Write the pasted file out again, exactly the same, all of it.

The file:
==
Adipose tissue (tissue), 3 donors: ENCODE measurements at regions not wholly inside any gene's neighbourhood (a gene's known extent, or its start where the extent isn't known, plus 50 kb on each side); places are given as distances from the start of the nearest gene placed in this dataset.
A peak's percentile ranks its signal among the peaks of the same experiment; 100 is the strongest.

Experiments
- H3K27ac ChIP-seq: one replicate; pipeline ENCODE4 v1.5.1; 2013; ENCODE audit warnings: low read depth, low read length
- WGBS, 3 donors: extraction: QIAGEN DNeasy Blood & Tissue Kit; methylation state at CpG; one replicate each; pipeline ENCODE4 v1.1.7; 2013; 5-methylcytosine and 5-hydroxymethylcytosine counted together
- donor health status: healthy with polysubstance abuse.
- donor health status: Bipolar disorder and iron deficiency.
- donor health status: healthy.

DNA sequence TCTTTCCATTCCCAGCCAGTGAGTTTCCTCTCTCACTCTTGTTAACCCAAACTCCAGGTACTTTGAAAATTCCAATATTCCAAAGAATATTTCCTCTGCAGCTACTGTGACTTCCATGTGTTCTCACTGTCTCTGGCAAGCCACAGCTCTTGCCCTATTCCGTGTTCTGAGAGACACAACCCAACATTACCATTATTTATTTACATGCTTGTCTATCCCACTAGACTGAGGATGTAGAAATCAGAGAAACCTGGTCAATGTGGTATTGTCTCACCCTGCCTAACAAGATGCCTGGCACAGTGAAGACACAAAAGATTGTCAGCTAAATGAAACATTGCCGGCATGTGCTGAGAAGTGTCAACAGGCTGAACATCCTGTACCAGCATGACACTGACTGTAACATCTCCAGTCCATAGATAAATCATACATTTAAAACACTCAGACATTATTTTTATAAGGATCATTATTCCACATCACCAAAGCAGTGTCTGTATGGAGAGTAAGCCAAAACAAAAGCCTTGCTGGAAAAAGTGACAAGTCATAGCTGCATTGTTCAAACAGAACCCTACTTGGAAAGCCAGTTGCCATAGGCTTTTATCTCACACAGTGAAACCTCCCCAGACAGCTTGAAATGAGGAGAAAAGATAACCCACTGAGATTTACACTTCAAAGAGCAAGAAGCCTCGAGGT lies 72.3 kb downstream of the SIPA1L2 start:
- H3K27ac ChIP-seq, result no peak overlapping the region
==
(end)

Adipose tissue (tissue), 3 donors: ENCODE measurements at regions not wholly inside any gene's neighbourhood (a gene's known extent, or its start where the extent isn't known, plus 50 kb on each side); places are given as distances from the start of the nearest gene placed in this dataset.
A peak's percentile ranks its signal among the peaks of the same experiment; 100 is the strongest.

Experiments
- H3K27ac ChIP-seq: one replicate; pipeline ENCODE4 v1.5.1; 2013; ENCODE audit warnings: low read depth, low read length
- WGBS, 3 donors: extraction: QIAGEN DNeasy Blood & Tissue Kit; methylation state at CpG; one replicate each; pipeline ENCODE4 v1.1.7; 2013; 5-methylcytosine and 5-hydroxymethylcytosine counted together
- donor health status: healthy with polysubstance abuse.
- donor health status: Bipolar disorder and iron deficiency.
- donor health status: healthy.

DNA sequence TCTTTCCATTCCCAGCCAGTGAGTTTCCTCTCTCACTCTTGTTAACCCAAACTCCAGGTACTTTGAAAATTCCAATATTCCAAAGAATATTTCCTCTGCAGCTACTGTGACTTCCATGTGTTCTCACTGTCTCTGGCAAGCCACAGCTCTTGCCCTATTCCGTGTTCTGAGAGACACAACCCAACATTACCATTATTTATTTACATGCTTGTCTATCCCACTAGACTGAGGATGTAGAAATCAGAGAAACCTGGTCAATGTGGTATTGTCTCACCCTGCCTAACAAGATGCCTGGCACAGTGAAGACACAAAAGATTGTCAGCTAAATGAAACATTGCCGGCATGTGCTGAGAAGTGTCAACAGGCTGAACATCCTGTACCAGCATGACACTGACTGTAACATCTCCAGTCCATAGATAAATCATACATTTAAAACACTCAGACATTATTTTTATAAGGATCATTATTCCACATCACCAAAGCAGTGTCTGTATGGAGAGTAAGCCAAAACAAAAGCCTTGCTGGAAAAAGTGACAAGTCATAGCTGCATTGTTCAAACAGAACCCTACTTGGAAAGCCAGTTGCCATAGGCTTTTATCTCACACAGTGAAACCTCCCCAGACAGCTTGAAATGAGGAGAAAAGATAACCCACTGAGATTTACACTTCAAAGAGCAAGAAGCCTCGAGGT lies 72.3 kb downstream of the SIPA1L2 start:
- H3K27ac ChIP-seq, result no peak overlapping the region